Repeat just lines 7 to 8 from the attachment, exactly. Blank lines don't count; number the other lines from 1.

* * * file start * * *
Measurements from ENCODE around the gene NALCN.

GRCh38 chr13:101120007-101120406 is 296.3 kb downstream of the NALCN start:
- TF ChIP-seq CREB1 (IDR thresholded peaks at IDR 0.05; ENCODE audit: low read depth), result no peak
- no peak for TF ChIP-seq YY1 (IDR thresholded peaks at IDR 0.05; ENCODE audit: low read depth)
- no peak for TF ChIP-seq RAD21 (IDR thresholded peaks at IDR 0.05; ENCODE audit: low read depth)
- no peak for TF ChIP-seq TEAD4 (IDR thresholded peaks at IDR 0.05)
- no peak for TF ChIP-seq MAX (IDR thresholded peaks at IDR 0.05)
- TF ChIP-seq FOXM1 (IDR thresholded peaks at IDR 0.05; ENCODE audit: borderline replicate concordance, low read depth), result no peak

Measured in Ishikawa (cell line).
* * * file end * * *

- no peak for TF ChIP-seq MAX (IDR thresholded peaks at IDR 0.05)
- TF ChIP-seq FOXM1 (IDR thresholded peaks at IDR 0.05; ENCODE audit: borderline replicate concordance, low read depth), result no peak